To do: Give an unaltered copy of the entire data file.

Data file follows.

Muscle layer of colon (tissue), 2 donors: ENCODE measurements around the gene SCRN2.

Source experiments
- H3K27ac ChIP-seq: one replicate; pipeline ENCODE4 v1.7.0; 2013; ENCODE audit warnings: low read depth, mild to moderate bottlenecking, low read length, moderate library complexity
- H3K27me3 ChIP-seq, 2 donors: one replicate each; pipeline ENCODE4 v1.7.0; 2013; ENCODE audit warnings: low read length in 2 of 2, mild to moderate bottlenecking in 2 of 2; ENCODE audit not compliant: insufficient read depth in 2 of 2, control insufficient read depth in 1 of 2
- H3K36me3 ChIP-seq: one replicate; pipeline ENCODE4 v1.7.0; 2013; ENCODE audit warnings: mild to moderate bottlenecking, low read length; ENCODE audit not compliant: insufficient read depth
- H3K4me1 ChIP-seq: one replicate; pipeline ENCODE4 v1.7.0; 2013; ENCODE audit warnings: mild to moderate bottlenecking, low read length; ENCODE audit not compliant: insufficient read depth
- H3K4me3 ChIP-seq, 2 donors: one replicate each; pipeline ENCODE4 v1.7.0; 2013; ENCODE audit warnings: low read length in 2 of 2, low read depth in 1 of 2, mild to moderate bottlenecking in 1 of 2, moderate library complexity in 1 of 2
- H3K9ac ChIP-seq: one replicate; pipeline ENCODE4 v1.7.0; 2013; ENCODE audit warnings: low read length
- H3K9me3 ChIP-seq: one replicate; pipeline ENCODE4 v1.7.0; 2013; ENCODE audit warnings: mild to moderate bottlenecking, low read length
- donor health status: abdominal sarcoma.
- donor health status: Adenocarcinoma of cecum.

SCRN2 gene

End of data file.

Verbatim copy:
Muscle layer of colon (tissue), 2 donors: ENCODE measurements around the gene SCRN2.

Source experiments
- H3K27ac ChIP-seq: one replicate; pipeline ENCODE4 v1.7.0; 2013; ENCODE audit warnings: low read depth, mild to moderate bottlenecking, low read length, moderate library complexity
- H3K27me3 ChIP-seq, 2 donors: one replicate each; pipeline ENCODE4 v1.7.0; 2013; ENCODE audit warnings: low read length in 2 of 2, mild to moderate bottlenecking in 2 of 2; ENCODE audit not compliant: insufficient read depth in 2 of 2, control insufficient read depth in 1 of 2
- H3K36me3 ChIP-seq: one replicate; pipeline ENCODE4 v1.7.0; 2013; ENCODE audit warnings: mild to moderate bottlenecking, low read length; ENCODE audit not compliant: insufficient read depth
- H3K4me1 ChIP-seq: one replicate; pipeline ENCODE4 v1.7.0; 2013; ENCODE audit warnings: mild to moderate bottlenecking, low read length; ENCODE audit not compliant: insufficient read depth
- H3K4me3 ChIP-seq, 2 donors: one replicate each; pipeline ENCODE4 v1.7.0; 2013; ENCODE audit warnings: low read length in 2 of 2, low read depth in 1 of 2, mild to moderate bottlenecking in 1 of 2, moderate library complexity in 1 of 2
- H3K9ac ChIP-seq: one replicate; pipeline ENCODE4 v1.7.0; 2013; ENCODE audit warnings: low read length
- H3K9me3 ChIP-seq: one replicate; pipeline ENCODE4 v1.7.0; 2013; ENCODE audit warnings: mild to moderate bottlenecking, low read length
- donor health status: abdominal sarcoma.
- donor health status: Adenocarcinoma of cecum.

SCRN2 gene